I’m asked how to handle difficult behaviour  all the time. Of course, there is no simple answer, because every meeting of two personalities is a unique occasion, with its own context and often complicated baggage.

Although there is no magic wand, there are many strategies and techniques you can add to your toolkit that will help in many situations. They tend to be widely known by those in helping professions such as counselling and guidance, but are less familiar to everyone else.

Like all tools, they work better in competent hands, so if you are confident arguing birdsin your communication skills and level of self awareness – i.e. you understand the impact you have on others – then they are worth exploring. Today I’m going to tell you about one of my favourites – immediacy.

Many situations  boil down to two people discussing a task or issue, with one (or possibly both) of them feeling that the other person is being problematic in some way. Does this sound familiar? We labour on, trying to keep on topic because we think it’s the right thing to do, with progress being slow, non existent, or even worse, ground previously gained is lost.

 

 

What is immediacy?

Immediacy means that you stop trying to discuss the task/issue at hand, and instead address what is going on between the two of you. At first you may feel uncomfortable going off topic, but what is the point of continuing if you’re not getting anywhere? It can also feel a bit daunting venturing into unchartered waters that could be about personal stuff, but you can’t address an issue if you don’t know arguing catswhat it is.

Firstly, you’ll need to think carefully about exactly what the behaviour is that you are finding a challenge. If you can’t articulate it, you won’t be able to convey it accurately. You’ll need to choose your words and your tone carefully so that you do not come over as antagonistic or aggressive. Immediacy works because it addresses and makes transparent behaviours that we often choose to ignore – it brings differences out into the open. As this may not be what the other person is expecting, take your time too, so that they are able to absorb what you are saying.

You need to be prepared to hear that the other person might well be finding something about you difficult. We always want the other person to change…and they are probably thinking the same!

 Here’s what you DON’T say:

“You’re not being very helpful”  “What’s the matter with you?” “You need to pull your socks up”….etc. Other than being confrontational, which no one likes (except maybe boxers), they are non specific and vague. The other person won’t know what behaviour you are referring to – all they will know is that it feels like an attack – and they will respond accordingly.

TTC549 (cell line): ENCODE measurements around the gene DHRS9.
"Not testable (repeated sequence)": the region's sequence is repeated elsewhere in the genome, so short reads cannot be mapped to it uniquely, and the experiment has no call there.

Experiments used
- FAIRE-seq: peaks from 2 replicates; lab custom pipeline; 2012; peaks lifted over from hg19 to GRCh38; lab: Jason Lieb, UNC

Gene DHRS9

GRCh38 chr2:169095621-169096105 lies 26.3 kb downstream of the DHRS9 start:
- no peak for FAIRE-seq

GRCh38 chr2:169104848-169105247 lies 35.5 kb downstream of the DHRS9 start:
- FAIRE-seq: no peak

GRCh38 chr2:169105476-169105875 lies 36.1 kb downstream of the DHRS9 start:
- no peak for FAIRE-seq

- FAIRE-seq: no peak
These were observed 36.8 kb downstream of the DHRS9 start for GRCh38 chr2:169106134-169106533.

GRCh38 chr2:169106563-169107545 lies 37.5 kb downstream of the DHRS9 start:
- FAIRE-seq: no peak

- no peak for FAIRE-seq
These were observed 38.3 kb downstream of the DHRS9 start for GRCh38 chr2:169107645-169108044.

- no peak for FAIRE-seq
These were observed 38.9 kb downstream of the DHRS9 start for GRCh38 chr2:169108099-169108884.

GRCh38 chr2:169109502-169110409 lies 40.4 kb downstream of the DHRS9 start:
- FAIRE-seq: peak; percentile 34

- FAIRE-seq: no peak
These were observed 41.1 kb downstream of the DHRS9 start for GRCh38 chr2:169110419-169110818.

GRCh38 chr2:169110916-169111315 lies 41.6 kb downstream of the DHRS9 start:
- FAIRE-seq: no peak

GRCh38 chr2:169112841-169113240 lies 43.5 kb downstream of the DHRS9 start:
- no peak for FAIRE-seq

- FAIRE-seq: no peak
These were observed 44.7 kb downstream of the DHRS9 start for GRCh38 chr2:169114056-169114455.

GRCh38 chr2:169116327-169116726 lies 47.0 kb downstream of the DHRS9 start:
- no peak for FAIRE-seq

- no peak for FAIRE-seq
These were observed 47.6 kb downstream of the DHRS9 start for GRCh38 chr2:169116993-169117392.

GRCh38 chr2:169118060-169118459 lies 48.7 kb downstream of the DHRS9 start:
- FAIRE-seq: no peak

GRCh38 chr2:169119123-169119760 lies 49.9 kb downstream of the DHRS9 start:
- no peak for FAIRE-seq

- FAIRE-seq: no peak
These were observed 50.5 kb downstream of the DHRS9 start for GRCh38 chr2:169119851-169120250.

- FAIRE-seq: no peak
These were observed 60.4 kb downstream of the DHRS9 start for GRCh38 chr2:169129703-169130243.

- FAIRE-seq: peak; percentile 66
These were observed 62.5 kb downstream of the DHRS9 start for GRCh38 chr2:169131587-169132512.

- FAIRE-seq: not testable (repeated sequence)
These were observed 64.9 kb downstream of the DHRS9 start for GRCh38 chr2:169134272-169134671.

Here’s what you might say:

rainbow-lorikeetsActually, before you say anything, check your mindset. Focus on being two colleagues working together to solve a problem rather than a ‘you against me’ mentality, which won’t get you any constructive outcomes.

Of course, you need to choose your own words. I might open with “Can we talk about how we are working together?” or mention specific examples, such as “You’re looking at the floor a lot today. Is there a reason? Would you rather we didn’t discuss this today?”  Stating what you have noticed and what you think it means is a good way of moving the conversation from the agenda to what is going on between you.

 

Three stage perception checking

This is a remarkably effective technique that I often include in training sessions. It is best used to nip unwanted behaviour in the bud, but it can also be used for immediacy to clarify the state you think the other person  is in.

The stages are:

  1. Identify the behaviour
  2. Say what it means to you
  3. Ask for confirmation

For example, you might say:

  1. You’ve been drumming your fingers constantly since you arrived
  2. I take it that means you are in a hurry to be somewhere else
  3. Am I right?

Or:

  1. I see that your hands are shaking
  2. Often that is a sign of stress
  3. Are you worried about talking to me today?

(Examples from the One  to One Toolkit by Cooper and Reynolds)

So next time you find yourself struggling in a conversation, ask yourself if its about the topic, or about the relationship between you and the other person. If it’s the latter – try using immediacy.

Do leave a comment if you try this out. As ever, if I can help in any way, do let me know.

 

Julie Cooper

By | 2017-03-30T14:12:17+00:00 April 1st, 2016|People Tips|1 Comment

About the Author:

I am trainer, coach and author specialising in one to one skills.

One Comment

  1. Maggie Russell 30/08/2017 at 07:47

    This is so helpful. I have struggled in the past with this sort of thing when employed. Will definately try these tips if it happens again.

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